Beyond phishing: targeting Microsoft public-facing services
Although phishing is the most popular technique used to gain a foothold into an organization, the latest press releases from US CISA (Cybersecurity & Infrastructure Security Agency) show that other most common techniques used by attackers are exploits against public-facing applications or remote access services. This allows them to enter networks, explore them and stay persistent and undetected for months, before launching devastating actions such as ransomware deployments.
Take the case of Albania government attack this summer. Back in September, CISA published an advisory detailing how the attack unfolded: the attackers obtained initial access via an on-premise public Microsoft Sharepoint server by exploiting a well known (and old) vulnerability: CVE-2019-0604. This allowed them to persist on the network for 14 months before wiping all data and rendering many public services unusable.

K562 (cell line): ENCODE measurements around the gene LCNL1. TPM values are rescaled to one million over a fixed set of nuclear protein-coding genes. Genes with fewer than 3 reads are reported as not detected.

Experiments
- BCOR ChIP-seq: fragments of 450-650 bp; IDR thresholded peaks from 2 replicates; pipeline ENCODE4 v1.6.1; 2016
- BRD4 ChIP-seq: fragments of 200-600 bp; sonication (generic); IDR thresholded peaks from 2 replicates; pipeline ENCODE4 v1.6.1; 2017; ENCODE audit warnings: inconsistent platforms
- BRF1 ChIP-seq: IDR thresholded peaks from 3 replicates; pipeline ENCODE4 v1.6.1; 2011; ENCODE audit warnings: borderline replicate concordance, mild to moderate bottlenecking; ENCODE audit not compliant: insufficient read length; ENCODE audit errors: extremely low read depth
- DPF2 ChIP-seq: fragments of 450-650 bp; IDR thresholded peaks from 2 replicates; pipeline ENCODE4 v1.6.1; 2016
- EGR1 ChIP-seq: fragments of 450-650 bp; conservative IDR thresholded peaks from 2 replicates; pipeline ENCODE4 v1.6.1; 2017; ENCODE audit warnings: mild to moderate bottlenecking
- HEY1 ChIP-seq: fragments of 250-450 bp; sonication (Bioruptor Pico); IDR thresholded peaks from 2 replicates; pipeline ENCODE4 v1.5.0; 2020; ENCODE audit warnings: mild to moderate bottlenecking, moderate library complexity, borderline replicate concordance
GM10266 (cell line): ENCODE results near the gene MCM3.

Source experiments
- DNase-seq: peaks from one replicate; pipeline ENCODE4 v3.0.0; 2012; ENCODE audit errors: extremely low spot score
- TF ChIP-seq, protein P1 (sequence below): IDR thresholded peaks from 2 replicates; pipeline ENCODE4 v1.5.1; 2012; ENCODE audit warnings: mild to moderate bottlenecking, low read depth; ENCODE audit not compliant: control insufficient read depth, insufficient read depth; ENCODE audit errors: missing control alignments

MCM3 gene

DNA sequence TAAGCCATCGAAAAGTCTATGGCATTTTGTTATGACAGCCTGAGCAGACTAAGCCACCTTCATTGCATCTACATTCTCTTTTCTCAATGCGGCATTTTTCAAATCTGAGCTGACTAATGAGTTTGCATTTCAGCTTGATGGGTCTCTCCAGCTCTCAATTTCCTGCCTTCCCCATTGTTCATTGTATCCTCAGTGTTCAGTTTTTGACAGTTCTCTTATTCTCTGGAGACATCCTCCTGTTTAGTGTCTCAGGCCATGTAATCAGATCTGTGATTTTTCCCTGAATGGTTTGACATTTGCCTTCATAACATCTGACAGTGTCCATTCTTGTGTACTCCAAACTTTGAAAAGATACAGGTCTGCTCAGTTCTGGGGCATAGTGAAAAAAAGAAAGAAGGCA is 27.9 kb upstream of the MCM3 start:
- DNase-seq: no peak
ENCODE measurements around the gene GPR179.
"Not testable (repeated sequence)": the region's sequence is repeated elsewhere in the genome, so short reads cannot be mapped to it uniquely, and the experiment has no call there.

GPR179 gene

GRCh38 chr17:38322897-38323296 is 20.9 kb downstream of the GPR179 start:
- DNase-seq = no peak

Last week CISA published another report detailing an attack against an unnamed organization in the defense sector. Here again, the attackers were present for many months in the network, and the initial access was apparently obtained on public-facing Microsoft Exchange servers via a set of exploits against vulnerabilities CVE-2021-26855, CVE-2021-26857, CVE-2021-26858, and CVE-2021-27065. It is precisely those vulnerabilities that made it into the recent top CVEs actively exploited by China's state-sponsored actors.
So, what are the lessons learned:
Threat actors are targeting on-premise public-facing Microsoft servers: these are widely used in customers' environments and feature many well known exploitable vulnerabilities.
Maintenance of on-premise servers is often lacking: it requires diligent asset management and constant attention - and this is where most organizations fail. Contrast that with SaaS offerings such as Exchange Online: for ex. recently published Exchange vulnerabilities CVE-2022-41040 and CVE-2022-41082 require ongoing attention and lots of interventions to mitigate. Tellingly, Microsoft says Exchange Online customers "do not need to take any action", as Microsoft is having a much higher stake in keeping those CVEs mitigated globally on its servers.